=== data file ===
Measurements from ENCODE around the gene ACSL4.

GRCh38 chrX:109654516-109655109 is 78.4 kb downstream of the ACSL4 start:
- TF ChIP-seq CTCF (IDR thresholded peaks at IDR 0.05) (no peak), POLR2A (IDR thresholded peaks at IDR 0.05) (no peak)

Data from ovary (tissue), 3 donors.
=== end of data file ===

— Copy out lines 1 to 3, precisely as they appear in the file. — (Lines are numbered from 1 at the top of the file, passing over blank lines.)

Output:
Measurements from ENCODE around the gene ACSL4.

GRCh38 chrX:109654516-109655109 is 78.4 kb downstream of the ACSL4 start:
- TF ChIP-seq CTCF (IDR thresholded peaks at IDR 0.05) (no peak), POLR2A (IDR thresholded peaks at IDR 0.05) (no peak)